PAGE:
February 27, 2009 at 6:58 PM  
Anonymous Steve Martin said...


I think God is grieved by our performance in general.

The American church may be fatter and lazier than some. But God will do what is necessary to get His will accomplished.

He knows what we are all about, at heart...ourselves.

Those guys in the upper room didn't get it either. And most of them didn't set the world on fire.

But the Lord will raise up those to do the jobs that He needs done.


February 27, 2009 at 7:43 PM  
Blogger Steve said...

Thank you, brother.

And He will purify His beloved bride, too. Ultimately, we will be presented without spot or wrinkle. I guess God will get out the celestial iron and go to work on us.

I think about the parable of the wheat and tares. Until the end, there will be tares among the wheat - so that's a given. But what I think is bad is when we are responsible for planting tares with a careless "gospel".

You know, I use this blog as part of my teaching strategy for my high school and especially college groups. I appreciate you, brother, because you enrich the discussion and challenge my students to think (both here and on your blog).

Keep up the good work!

February 27, 2009 at 8:23 PM  
Blogger Steve said...

OH - and so often, though God chooses to work through frail people, I think He often accomplishes His purposes in spite of us!

February 27, 2009 at 8:25 PM  
Anonymous Steve Martin said...

"OH - and so often, though God chooses to work through frail people, I think He often accomplishes His purposes in spite of us!"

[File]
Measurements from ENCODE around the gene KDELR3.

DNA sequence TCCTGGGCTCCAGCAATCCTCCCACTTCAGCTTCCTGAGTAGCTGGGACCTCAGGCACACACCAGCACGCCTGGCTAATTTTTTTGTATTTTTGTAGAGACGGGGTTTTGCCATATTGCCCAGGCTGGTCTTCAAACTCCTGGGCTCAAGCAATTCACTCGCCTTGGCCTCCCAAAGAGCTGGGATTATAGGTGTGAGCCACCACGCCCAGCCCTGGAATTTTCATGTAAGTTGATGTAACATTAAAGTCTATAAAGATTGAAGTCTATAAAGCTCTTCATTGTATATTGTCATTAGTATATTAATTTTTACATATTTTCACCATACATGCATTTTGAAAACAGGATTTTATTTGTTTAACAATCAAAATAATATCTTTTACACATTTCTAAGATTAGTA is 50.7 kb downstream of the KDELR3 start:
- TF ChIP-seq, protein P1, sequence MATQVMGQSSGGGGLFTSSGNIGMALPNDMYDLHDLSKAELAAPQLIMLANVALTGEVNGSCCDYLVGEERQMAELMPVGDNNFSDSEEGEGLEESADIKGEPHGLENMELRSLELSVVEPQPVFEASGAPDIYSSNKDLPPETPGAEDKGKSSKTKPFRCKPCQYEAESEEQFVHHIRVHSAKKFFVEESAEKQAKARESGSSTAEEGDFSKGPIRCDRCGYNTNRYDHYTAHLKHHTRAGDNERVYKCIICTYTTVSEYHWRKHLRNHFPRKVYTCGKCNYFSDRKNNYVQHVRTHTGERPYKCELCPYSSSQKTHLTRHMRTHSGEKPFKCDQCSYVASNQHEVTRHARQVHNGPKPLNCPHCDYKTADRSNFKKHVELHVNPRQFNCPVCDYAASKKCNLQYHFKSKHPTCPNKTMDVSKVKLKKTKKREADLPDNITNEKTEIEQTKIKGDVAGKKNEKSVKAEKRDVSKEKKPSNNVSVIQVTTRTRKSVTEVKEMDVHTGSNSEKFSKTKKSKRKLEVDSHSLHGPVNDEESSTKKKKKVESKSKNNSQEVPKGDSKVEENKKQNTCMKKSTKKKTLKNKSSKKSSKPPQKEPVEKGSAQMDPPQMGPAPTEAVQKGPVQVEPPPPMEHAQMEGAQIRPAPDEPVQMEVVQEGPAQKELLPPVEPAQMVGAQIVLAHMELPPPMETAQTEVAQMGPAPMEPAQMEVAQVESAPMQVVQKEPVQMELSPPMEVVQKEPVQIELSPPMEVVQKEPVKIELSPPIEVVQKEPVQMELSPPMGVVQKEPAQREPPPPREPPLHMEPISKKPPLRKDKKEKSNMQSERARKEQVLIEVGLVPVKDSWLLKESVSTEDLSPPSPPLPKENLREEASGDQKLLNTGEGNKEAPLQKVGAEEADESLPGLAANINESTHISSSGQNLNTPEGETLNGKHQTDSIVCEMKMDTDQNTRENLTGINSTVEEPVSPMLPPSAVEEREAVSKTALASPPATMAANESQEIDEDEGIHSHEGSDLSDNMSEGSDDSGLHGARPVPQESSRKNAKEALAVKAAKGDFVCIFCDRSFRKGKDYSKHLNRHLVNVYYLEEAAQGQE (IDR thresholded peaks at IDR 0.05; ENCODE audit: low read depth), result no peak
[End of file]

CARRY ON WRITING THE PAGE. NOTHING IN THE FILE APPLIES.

Well said!!

Amen, Steve!!

February 27, 2009 at 10:22 PM  
Anonymous Nina-Marie said...

Hey Steve,

the key to understanding who members of the body are is hermeneutics. You hit the nail on the head when you said we dont see the body at work b/c many claim to be regenerated and aren't.

Also, Casting Crowns isn't describing the body at all. If you don't see arms moving, they are either dismembered or paralyzed, and that is not the body of Christ. The body of Christ shall be a healthy one.

February 28, 2009 at 10:55 AM  
Blogger Ike said...

The "evangelical" church in America is 3000 miles wide and 1 inch deep. The glorious Gospel of Jesus Christ has been reduced down to a few spiritual laws that you must know and a superstitious pray.

Ultimately all that matters is the glory of God (Psalm 57:5). And God has ordained that He will recieve most glory through His bride, the church (Ephesians 3:21). Restoring sound doctrine concerning the nature of conversion is foundational to being a church that brings God the glory He deserves!

March 3, 2009 at 6:41 AM  
Anonymous Anonymous said...

That one was long past due.

I mean the body of Christ needs to get "real" with people and truly exemplify the "Head" at all times.

If people coming into the American church don't see the "Head", something's really wrong.

This verse really lays out what we are to be saying to those who are lost.

"And the Spirit and the bride say, "Come!" And the let him who hears say, "Come!" Whoever is thirsty, let him come; and whoever wishes, let him take the free gift of the water of life" (NIV).

That's what it's all about, leading others to the "Water of Life", to our Lord Jesus Christ!

March 3, 2009 at 4:18 PM